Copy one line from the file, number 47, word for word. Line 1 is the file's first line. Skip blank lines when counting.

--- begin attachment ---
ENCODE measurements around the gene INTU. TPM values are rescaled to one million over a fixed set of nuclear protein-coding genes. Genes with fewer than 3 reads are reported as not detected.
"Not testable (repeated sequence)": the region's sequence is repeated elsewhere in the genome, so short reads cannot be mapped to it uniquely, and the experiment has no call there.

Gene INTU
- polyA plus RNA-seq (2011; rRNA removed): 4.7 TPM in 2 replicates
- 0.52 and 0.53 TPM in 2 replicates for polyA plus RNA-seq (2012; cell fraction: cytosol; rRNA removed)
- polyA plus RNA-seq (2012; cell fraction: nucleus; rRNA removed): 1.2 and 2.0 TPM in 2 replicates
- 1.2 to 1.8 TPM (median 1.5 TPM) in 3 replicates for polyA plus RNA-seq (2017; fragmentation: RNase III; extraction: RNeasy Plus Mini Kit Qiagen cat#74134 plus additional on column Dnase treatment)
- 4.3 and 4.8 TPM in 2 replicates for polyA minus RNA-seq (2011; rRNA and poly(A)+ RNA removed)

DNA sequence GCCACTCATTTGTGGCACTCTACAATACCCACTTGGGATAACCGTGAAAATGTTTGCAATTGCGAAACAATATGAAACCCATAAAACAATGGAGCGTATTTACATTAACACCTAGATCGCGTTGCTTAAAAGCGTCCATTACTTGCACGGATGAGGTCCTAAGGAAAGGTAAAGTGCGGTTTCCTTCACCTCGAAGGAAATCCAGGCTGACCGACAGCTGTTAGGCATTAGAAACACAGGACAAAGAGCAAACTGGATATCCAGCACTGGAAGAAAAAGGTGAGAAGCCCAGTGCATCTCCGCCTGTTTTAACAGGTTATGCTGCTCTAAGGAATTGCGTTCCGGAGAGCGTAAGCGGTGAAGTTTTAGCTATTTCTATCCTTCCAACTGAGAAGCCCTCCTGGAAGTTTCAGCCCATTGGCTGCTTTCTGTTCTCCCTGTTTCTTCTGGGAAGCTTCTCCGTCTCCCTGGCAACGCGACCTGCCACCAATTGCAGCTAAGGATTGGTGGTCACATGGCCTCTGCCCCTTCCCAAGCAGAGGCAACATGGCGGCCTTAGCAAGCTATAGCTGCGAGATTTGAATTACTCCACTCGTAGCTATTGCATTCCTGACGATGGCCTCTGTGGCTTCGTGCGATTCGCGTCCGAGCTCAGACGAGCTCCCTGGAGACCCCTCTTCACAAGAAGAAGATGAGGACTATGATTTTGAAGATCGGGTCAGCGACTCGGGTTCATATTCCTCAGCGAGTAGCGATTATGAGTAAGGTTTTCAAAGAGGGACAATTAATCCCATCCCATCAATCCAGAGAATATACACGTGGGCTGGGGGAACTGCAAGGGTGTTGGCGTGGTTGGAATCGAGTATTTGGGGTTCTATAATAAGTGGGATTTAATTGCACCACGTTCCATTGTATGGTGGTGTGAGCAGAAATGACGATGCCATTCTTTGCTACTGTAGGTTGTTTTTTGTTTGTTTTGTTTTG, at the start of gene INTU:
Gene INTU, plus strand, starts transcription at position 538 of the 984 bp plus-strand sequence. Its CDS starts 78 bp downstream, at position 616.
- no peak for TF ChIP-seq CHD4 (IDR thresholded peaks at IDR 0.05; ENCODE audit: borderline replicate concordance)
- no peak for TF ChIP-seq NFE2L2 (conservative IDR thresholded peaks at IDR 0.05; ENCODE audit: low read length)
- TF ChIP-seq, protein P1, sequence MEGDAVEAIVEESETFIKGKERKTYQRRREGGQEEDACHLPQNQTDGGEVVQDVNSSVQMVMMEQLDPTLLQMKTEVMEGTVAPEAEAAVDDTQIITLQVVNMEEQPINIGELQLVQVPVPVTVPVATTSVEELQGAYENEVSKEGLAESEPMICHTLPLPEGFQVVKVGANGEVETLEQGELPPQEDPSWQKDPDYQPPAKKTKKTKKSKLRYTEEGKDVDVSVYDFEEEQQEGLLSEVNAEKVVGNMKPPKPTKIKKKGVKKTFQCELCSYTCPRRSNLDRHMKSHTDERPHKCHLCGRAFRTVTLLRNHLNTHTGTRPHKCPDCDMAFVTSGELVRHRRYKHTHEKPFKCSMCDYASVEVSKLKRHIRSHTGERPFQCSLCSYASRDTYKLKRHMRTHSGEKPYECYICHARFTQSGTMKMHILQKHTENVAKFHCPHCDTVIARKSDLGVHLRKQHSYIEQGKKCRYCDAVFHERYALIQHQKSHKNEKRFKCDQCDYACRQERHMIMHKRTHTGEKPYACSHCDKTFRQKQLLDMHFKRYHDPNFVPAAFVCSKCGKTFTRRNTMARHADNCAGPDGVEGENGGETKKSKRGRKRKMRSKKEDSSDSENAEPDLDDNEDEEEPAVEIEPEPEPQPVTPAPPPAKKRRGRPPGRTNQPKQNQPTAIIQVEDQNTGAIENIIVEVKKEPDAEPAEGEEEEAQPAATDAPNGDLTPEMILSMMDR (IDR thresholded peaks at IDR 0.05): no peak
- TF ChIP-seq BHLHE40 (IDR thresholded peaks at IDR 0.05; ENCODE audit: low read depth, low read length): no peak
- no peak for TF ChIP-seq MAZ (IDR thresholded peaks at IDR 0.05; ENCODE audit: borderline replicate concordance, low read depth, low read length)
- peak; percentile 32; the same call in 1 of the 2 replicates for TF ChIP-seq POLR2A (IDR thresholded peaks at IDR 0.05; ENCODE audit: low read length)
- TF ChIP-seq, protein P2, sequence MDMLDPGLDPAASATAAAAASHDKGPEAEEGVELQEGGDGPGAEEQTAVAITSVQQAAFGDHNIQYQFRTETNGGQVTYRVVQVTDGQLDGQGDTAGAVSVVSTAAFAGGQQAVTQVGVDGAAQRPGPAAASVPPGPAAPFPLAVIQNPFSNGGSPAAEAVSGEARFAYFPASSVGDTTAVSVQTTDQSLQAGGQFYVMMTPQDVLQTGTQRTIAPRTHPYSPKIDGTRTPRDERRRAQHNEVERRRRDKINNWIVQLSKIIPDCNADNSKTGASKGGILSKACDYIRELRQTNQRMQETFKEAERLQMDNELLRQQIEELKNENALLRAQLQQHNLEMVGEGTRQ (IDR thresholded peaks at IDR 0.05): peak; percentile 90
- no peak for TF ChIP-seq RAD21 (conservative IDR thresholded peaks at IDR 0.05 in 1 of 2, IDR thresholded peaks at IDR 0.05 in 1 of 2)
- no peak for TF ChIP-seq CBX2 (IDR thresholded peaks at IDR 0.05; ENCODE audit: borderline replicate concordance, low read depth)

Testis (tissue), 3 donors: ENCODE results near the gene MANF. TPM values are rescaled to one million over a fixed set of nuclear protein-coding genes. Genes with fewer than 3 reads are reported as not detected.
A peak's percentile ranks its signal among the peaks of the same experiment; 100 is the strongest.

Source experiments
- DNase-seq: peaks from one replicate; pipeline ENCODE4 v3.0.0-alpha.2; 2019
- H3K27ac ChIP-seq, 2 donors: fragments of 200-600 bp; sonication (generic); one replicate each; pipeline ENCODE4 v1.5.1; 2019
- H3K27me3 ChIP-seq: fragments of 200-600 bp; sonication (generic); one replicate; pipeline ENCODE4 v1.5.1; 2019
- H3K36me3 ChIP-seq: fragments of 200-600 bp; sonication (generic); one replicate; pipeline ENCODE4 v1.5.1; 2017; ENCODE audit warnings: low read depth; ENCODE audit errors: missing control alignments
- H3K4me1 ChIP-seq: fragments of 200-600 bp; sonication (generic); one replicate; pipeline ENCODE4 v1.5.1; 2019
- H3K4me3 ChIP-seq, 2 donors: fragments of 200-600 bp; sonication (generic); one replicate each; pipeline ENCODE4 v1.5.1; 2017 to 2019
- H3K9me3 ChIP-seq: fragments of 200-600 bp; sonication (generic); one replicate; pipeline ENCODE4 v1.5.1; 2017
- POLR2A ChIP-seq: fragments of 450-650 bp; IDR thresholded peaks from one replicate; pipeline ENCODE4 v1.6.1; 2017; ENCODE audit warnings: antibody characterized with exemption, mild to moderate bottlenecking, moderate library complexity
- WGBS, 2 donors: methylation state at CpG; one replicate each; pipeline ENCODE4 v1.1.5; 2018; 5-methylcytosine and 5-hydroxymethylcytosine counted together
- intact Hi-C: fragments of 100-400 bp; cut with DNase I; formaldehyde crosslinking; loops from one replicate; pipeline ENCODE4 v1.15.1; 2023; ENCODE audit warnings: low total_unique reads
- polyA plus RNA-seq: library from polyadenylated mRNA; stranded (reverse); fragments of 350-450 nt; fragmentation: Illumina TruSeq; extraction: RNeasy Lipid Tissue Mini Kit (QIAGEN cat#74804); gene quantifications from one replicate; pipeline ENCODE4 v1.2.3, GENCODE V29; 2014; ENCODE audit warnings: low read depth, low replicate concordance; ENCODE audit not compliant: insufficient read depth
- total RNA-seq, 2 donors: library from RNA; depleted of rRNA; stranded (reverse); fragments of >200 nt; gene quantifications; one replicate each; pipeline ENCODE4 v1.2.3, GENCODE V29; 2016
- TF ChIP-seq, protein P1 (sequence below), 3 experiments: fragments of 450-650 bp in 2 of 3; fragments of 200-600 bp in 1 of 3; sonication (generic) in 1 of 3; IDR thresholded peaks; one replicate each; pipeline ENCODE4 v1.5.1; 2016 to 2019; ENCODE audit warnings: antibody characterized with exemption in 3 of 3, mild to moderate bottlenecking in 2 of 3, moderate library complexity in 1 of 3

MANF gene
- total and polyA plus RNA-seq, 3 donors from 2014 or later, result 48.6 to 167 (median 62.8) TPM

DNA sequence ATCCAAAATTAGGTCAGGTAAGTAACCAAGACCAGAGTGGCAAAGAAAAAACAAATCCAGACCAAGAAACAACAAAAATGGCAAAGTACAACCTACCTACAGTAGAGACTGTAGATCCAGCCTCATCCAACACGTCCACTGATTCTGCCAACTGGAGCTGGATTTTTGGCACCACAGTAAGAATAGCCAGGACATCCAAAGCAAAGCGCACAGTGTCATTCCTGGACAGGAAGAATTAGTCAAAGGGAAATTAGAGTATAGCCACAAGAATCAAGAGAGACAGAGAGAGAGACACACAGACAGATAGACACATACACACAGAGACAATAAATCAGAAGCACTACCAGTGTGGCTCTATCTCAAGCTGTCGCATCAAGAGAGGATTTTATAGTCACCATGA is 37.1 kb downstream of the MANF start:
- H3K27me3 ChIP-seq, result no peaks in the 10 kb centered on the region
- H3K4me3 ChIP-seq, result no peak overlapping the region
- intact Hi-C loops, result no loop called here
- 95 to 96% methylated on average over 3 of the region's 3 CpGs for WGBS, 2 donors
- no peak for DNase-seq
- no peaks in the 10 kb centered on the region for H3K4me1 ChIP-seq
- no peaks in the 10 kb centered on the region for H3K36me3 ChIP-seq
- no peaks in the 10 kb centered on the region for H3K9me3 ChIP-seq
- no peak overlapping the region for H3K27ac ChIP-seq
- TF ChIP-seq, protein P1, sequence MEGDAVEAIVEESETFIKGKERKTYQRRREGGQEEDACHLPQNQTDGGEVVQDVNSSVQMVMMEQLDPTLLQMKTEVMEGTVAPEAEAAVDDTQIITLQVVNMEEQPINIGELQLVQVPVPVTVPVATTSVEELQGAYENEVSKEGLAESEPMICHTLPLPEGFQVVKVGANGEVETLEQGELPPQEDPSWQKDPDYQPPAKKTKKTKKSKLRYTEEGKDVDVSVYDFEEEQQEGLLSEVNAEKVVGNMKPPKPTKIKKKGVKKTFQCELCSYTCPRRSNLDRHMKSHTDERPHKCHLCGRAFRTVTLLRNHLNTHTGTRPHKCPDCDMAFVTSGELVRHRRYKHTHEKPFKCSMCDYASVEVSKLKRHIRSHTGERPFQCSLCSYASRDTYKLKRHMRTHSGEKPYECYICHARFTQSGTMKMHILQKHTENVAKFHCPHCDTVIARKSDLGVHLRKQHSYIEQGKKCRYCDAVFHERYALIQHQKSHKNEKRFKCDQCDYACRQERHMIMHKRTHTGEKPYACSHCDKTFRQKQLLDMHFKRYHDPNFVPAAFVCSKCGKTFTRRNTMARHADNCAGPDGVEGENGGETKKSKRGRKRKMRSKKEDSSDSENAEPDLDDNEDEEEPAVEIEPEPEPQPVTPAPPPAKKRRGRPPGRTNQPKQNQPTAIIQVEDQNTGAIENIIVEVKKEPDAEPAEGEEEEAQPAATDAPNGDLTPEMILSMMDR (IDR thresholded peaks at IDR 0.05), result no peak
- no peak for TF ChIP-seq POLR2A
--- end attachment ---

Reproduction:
- no peak overlapping the region for H3K27ac ChIP-seq